*Another teacher was hiding in a building, however the door to the building was broken down by the police and the poor teacher dragged out and beaten up by the Police who refused to listen to his explanations that he was a teacher.* (Extract from a report on email@example.com, Friday, November 2, 2012)
The above eyewitness statement sheds light on the magnitude of the ordeal suffered by the family of the Juba Day Secondary School, *Teachers and Students.* So now where does the government both at the State level as well as the national level takes us from here is the question of the hour.
Our politicians seem to have been completely misled into believing that they can in the name of the so-called private investment, have a free hand to tamper with the land regardless of whether it is a designated land for a particular purpose or not, a private property or not, a community land or not.
This is crazy! But remember that none of us is missing to see the underlining motives, which is nothing but greed and corruption!
Land grabbers are criminals even if they claim to have got the land through the Land Department, because what often takes place in such deals are in fact illegal, as dirty money often change hands in the deal. As such there are no justifications when it comes to land grabbing. Church or hospital, you cannot build them on school property!
The Juba Day School premises must remain intact and a property of the school which can only be put into use by the ministry of education and for the good of the students and the school.
My advice to my fellow colleague, the medical doctor at the center of this crisis, is for him to look for another indisputable piece of land for his private hospital or better still he can purchase one if he so wishes to. However the bottom line is that he should better keep away from our schools. Our children need those schools.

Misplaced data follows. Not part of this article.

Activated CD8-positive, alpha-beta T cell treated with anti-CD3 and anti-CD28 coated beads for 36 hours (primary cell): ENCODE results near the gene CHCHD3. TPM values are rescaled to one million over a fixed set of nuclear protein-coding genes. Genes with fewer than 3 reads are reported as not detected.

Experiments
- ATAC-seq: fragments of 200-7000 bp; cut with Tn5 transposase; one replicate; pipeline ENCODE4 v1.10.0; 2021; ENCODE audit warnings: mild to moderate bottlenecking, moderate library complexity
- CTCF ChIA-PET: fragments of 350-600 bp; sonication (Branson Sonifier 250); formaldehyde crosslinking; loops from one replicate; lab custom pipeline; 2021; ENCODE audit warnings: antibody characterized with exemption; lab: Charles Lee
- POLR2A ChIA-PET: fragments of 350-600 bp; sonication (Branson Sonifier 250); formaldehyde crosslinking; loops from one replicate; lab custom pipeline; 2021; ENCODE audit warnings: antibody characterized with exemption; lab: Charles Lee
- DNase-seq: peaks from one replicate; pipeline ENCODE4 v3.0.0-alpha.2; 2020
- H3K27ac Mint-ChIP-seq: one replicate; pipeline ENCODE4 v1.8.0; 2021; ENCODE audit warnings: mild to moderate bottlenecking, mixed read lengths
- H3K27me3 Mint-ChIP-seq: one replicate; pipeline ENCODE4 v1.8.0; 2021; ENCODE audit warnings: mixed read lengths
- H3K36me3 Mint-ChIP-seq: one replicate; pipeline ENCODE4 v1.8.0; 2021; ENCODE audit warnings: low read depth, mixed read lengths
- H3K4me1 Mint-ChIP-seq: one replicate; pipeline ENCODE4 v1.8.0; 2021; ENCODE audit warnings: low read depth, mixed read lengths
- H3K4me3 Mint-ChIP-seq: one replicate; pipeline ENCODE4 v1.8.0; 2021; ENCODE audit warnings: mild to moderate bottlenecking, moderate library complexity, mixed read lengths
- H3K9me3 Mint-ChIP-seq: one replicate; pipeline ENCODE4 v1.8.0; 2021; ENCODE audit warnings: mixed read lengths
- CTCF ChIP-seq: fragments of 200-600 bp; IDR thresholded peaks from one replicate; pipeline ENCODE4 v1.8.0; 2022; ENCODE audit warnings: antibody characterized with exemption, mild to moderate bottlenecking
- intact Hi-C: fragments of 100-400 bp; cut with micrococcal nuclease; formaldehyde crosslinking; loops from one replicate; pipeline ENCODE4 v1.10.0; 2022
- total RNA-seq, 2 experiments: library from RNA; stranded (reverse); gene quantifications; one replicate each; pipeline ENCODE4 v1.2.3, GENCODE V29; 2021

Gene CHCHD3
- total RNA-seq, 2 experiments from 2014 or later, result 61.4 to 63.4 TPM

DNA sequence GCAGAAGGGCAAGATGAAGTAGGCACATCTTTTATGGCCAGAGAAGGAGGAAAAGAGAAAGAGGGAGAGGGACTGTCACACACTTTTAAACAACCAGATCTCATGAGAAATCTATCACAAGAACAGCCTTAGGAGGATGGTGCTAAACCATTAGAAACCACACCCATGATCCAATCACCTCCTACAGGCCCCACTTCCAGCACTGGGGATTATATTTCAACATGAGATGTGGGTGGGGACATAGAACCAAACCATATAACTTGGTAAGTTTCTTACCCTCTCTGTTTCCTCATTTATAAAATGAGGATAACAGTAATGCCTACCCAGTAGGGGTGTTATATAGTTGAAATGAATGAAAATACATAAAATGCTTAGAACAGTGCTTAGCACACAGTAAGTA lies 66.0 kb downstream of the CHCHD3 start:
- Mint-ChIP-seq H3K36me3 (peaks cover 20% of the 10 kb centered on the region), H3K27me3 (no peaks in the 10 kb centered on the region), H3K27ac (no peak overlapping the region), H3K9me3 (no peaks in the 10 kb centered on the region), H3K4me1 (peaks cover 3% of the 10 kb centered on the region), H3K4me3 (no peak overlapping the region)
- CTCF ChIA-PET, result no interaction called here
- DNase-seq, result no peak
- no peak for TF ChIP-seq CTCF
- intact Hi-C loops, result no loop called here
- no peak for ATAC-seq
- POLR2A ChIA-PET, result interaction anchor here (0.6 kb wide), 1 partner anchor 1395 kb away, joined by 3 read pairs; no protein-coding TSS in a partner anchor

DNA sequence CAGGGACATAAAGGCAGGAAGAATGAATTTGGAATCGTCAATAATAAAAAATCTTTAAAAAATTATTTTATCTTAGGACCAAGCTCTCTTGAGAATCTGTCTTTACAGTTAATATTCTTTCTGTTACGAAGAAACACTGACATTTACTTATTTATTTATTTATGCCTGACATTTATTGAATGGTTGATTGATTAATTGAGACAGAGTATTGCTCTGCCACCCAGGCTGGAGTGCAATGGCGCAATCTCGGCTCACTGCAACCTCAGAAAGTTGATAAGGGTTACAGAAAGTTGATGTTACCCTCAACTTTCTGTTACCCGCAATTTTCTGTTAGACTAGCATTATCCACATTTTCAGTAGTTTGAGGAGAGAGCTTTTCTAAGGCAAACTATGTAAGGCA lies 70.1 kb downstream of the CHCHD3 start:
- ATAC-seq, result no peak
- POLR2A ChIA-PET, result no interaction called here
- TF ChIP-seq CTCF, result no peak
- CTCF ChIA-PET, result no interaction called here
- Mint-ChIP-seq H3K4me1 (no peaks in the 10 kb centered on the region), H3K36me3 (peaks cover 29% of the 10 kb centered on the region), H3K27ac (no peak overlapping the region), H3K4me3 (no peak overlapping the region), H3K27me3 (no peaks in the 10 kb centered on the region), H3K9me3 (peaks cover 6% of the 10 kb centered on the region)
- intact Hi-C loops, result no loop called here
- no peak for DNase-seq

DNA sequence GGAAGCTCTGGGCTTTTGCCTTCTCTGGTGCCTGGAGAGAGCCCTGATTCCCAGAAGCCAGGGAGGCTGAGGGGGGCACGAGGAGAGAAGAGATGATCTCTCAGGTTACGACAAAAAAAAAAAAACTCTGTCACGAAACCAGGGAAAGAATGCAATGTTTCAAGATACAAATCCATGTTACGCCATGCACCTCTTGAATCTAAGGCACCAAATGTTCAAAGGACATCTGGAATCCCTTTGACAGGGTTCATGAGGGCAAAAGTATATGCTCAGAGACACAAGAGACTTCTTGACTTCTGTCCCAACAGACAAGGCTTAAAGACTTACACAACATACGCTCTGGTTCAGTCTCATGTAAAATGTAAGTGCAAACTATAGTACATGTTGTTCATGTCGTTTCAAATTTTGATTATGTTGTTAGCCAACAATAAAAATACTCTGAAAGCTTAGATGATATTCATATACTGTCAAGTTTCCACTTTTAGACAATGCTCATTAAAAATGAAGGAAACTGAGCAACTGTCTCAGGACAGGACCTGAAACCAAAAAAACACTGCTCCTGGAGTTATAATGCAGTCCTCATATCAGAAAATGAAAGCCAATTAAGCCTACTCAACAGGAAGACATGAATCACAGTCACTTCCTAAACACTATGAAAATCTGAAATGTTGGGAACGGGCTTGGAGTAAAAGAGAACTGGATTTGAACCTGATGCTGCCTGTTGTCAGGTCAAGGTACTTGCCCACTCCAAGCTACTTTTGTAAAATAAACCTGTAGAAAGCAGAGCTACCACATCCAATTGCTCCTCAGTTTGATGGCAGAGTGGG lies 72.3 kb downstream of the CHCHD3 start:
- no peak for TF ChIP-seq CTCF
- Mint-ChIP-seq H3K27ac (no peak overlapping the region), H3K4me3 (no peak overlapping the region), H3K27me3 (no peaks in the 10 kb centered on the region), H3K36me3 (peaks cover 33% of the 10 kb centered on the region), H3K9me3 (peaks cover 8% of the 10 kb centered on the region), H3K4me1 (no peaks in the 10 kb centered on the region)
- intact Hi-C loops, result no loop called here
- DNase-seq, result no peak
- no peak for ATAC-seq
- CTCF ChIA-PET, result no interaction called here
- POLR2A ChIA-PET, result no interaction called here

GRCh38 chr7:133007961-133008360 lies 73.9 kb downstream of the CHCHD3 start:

It is needless here to emphasize that a medical doctor of your caliber is expected to know better that good education is not only attending classes, for it extends to encompose other physical activities and extra curricula activities which need enough space.
However, I understand very well that you too are a victim of the Oyee system where corruption and smearing lawlessness is rampant. They, the SPLM CES Mafia, must have pulled you into this mess.
As for our law enforcers, I have this to say: *You do not only need to step up your roles in maintaining a lawful society but you also need to know the limitations to the degree of force to be used.* Heavy-handedness in Law enforcement is itself a punishable crime if we were to be in a civilized society!
Where on earth can you just walk into a school carrying guns with live munitions and shoot indiscriminately at unarmed school children and their teachers and get away with it? Is that possible in the Republic of South Sudan?
The answer is yes, but for Gods sake this culture of impunity must end!
Some my argue that that there were no fatalities in this Juba Day Incidence, however judging by the way the victims sustained the injuries, it could as well have led to loss of lives. After all it was a shooting from close range!
This case must be thoroughly investigated and anyone found on the wrong side must face legal actions. No doubt it is a case of the public against the state.
State officials right up from the State Governor to the Ministers involved, the Directors and the Survey Department officials must answer questions. Irresponsible people should no longer be allowed to run our affairs anymore.
Author: Dr. Justin Ambago Ramba. Secretary General of the United South Sudan Party (USSP): He can be reached at: firstname.lastname@example.org or email@example.com
(Disclaimer: The views expressed above are solely those of the author and not of the website)’